© Fred Kraus

Sean Pinchin's Website Buy it at Amazon.com
Listen to "Dirt Poor Blues"
Listen to Sean Pinchin at our podcast

Mara & David, "Call it Freedom," Ozella Music 2013

They are little manifestos, these 13 songs by German duo Mara Von Ferne and David Sick. Mara sings while David plays songs they write together, with just one exception here ("Little Lies," the Christine McVie vehicle). Plaintive, at times even strident, Mara sings as if much depends upon it-and it does in her slightly tangled emotional universe. Ani DiFranco, at moments even Björk, might be valid comparisons to give you a sense of Mara's supple voice. And for a German speaker, she uses English with an offhand authority-to wit, from "Cherry Tree:" "arms wrapped around the trunk, the taste of summer in my mouth." That could be from the pen of a younger Greg Brown. Tuck Andress and Michael Hedges might be rough antecedents to David's syncopated, sometimes contrapuntal, dropped-tuned nylon string guitar, though he's less the showman and more the studied accompanist behind Mara's emotive lyrics. The sound of Sick's guitar is more naked, less processed than we are used to hearing in the era of digital plug-in recording. It's like hearing him in the room with you rather than a dressed-up hall. And as for Mara, by turns contemplative, urgent, sultry, jagged, and innocent, she possesses a compelling voice well-suited to edgy acoustic urbanity. Standouts include "Early Morning," "Break Down," "Wanderlust," and "Glory Box."
© Steve Klingaman

Mara & David's Website Buy it at Amazon.com
Listen to "Early Morning"

John James, "Descriptive Guitar Instrumentals," 2013

Welsh musician John James is an enigma. After becoming established in the British folk scene in the late 1960s and seventies, he gained wider attention with an album of guitar duets with Pete Berryman titled "Sky in My Pie." He recorded "Descriptive Guitar Instrumentals" in 1977 for Kicking Mule Records, which also offered a tablature book presenting seven of the solo pieces on the disc. This CD rerelease includes the original audio program and booklet. Although James was certainly exposed to Davey Graham, Martin Carthy, and other guitarists who came to exemplify the British school of fingerstyle guitar, the music on this album shows little influence from those artists. Instead, James offered listeners three aspects of his musical interests, each very listenable and entertaining. First, there is a selection of well-crafted originals, including "Trio", "Gazing High", and "You and I Across the Water". James's compositions reveal a strong lyricism and interest in jazz, emphasizing separate, precisely articulated treble, bass, and middle voicings. It seems he was most interested in presenting these solo works as compositions, rather than guitar showcases. But if you want some flash, check out his two duets with Duck Baker, "First Meeting" and "Bumpass Stomp." Both tunes are improvisational vehicles which show off James's reed-like phrasing as he and Baker trade single string lines. Of course, Duck's no slouch when it comes to hot playing, either. The third group of tunes are duets with John Renbourn. James had been playing with Renbourn around this time (there's a fine duet on Renbourn's album, "The Hermit"), and their collaboration is represented here by three very special pieces. The first of these, "New Nothynge" is actually Renbourn's "Lady Nothynge's Toye Puff" with an added high melody (James plays Renbourn's original part, while Renbourn plays the "new" part). "From the Bridge" is a slow, jazzy meditation, and "Guitar Jump" is a short, up-tempo piece featuring some nice two-bar tradeoffs between the two guitarists. While it's a shame that so few of the James/Renbourn collaborations are available, these tunes are absolute gems. John James still performs in Britain, but has rarely recorded in recent years. "Descriptive Guitar Instrumentals" remains his definitive work as an instrumentalist. I'm thrilled that it's available again and recommend it to all guitarists.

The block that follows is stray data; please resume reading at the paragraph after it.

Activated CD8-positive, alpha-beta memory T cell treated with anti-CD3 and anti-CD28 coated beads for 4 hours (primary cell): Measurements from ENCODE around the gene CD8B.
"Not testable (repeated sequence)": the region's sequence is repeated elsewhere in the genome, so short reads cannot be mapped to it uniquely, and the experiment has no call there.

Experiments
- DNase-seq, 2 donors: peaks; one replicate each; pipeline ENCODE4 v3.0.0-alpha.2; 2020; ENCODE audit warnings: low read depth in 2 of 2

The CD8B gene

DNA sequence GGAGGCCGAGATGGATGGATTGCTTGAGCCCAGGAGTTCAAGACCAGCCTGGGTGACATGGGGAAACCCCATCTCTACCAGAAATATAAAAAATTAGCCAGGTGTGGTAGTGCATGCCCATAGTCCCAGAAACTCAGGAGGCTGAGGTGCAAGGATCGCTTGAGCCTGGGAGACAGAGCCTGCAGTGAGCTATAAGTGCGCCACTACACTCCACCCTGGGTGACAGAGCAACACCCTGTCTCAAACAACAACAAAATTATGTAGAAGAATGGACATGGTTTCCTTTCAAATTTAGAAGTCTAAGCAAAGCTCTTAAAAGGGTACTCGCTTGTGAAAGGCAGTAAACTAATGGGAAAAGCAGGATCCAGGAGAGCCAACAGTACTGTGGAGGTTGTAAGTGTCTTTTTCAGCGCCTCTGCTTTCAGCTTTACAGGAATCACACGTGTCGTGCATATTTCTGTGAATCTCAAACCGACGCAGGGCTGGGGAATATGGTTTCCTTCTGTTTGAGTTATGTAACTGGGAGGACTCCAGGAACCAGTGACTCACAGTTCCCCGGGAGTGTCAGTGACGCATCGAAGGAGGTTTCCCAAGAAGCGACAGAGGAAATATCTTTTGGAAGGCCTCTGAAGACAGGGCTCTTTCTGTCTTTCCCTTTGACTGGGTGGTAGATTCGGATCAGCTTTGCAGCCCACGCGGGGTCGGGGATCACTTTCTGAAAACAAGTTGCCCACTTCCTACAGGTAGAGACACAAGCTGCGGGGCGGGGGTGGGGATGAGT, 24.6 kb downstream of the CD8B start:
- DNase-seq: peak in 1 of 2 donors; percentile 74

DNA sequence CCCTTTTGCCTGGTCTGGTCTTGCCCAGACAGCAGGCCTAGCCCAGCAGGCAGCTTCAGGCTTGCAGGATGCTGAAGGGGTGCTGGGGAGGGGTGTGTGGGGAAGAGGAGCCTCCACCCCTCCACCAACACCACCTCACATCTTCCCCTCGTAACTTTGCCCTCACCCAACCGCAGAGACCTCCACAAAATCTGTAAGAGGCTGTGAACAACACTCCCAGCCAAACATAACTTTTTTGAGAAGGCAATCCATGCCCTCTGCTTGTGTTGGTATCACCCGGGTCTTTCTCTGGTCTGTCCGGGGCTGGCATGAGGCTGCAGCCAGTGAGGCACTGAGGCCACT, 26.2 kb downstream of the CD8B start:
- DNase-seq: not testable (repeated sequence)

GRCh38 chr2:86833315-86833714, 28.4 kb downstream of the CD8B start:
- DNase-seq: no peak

© Patrick Ragains

John James' Website Buy it at Amazon.com
Listen to "First Meeting"

Search the Minor 7th Archives!

Home | Facebook | Podcast | Archives | Submissions | Free CD Giveaway | Subscribe | About | Links

Acoustic Music Resource

Laurence Juber, Doug Smith, Al Petteway, Phil Keaggy (and many more!) at Acoustic Music Resource

Strings By Mail